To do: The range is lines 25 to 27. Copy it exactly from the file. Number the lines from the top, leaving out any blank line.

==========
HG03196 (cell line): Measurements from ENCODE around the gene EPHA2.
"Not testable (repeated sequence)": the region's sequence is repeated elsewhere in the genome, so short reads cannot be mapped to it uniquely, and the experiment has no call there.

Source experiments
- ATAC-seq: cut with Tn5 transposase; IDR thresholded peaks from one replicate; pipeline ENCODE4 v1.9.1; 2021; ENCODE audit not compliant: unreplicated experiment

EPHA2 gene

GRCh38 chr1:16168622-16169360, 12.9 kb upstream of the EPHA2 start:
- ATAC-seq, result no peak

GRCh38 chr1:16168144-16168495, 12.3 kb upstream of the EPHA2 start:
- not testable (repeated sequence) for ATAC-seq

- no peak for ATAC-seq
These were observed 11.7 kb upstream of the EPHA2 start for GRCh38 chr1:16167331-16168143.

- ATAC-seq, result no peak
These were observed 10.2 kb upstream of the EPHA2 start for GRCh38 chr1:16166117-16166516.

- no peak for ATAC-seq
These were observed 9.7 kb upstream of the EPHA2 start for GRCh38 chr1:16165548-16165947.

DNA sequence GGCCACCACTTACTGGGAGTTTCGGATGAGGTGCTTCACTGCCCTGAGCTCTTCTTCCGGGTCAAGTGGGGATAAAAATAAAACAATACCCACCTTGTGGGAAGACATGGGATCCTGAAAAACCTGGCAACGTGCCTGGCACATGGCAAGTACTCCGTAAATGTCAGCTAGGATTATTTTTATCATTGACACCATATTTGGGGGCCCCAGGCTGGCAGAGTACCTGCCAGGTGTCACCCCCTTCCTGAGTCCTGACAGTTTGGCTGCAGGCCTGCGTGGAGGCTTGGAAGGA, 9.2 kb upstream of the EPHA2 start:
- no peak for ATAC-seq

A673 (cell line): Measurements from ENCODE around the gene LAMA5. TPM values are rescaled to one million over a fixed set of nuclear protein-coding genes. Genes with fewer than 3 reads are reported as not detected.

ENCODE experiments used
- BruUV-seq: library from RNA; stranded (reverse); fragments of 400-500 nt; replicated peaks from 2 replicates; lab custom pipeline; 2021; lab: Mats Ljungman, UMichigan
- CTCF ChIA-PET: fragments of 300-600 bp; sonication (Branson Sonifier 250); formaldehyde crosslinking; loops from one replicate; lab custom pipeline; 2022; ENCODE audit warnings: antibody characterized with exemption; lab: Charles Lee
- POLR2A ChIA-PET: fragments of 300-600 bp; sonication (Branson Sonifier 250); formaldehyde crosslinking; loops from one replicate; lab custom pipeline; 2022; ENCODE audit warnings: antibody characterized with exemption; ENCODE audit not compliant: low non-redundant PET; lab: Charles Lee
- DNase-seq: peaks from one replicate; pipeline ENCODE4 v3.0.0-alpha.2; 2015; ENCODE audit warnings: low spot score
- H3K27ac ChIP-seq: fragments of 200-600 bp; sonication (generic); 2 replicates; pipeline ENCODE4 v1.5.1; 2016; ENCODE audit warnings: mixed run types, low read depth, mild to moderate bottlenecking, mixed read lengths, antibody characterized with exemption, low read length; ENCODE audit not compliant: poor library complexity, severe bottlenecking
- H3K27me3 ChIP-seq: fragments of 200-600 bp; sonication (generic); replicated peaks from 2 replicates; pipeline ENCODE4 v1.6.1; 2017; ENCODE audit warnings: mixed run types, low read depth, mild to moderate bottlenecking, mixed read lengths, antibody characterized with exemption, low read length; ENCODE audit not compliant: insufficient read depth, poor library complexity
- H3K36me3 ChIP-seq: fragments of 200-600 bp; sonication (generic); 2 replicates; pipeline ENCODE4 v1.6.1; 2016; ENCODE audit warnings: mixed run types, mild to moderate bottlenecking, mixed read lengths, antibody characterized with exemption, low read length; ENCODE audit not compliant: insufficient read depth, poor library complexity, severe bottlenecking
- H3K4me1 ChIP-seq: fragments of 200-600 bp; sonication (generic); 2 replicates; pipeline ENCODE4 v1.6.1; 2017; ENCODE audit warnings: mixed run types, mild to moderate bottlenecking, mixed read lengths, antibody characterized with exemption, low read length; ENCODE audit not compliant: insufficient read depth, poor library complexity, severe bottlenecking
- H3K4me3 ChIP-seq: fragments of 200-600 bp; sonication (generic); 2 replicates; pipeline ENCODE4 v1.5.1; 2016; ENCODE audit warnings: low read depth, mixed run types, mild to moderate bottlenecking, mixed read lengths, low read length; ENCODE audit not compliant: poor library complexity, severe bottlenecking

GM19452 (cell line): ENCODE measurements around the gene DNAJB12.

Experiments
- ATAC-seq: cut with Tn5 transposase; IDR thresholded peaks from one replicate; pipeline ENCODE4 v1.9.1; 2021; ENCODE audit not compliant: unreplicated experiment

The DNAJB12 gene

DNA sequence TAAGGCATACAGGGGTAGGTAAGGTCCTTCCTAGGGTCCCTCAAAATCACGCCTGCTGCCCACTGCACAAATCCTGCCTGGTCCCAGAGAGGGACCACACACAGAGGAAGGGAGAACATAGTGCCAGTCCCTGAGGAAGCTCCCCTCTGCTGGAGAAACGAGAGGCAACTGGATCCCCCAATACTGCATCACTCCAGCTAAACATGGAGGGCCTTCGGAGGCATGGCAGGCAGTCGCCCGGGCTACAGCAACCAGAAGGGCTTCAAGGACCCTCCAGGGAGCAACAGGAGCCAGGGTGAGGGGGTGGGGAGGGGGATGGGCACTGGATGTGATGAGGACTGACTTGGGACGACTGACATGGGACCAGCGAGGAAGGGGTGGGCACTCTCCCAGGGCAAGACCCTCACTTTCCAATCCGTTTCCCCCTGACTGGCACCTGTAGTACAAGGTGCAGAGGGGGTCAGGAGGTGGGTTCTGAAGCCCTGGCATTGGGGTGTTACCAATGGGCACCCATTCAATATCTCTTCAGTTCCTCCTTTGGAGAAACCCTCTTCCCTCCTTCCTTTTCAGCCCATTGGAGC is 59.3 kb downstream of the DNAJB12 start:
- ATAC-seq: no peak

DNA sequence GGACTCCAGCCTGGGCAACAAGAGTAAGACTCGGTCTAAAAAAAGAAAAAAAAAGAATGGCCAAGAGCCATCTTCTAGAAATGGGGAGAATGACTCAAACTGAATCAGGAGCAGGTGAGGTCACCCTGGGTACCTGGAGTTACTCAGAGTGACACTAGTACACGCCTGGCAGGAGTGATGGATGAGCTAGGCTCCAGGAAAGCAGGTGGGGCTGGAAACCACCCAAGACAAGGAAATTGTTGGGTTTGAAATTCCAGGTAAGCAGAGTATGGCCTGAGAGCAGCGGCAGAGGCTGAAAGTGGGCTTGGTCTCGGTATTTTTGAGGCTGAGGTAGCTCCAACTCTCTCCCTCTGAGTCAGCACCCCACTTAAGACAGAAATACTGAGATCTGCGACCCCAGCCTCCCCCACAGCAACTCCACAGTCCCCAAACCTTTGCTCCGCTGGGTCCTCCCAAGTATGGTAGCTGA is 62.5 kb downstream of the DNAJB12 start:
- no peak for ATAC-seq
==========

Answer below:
- H3K27me3 ChIP-seq: fragments of 200-600 bp; sonication (generic); replicated peaks from 2 replicates; pipeline ENCODE4 v1.6.1; 2017; ENCODE audit warnings: mixed run types, low read depth, mild to moderate bottlenecking, mixed read lengths, antibody characterized with exemption, low read length; ENCODE audit not compliant: insufficient read depth, poor library complexity
- H3K36me3 ChIP-seq: fragments of 200-600 bp; sonication (generic); 2 replicates; pipeline ENCODE4 v1.6.1; 2016; ENCODE audit warnings: mixed run types, mild to moderate bottlenecking, mixed read lengths, antibody characterized with exemption, low read length; ENCODE audit not compliant: insufficient read depth, poor library complexity, severe bottlenecking
- H3K4me1 ChIP-seq: fragments of 200-600 bp; sonication (generic); 2 replicates; pipeline ENCODE4 v1.6.1; 2017; ENCODE audit warnings: mixed run types, mild to moderate bottlenecking, mixed read lengths, antibody characterized with exemption, low read length; ENCODE audit not compliant: insufficient read depth, poor library complexity, severe bottlenecking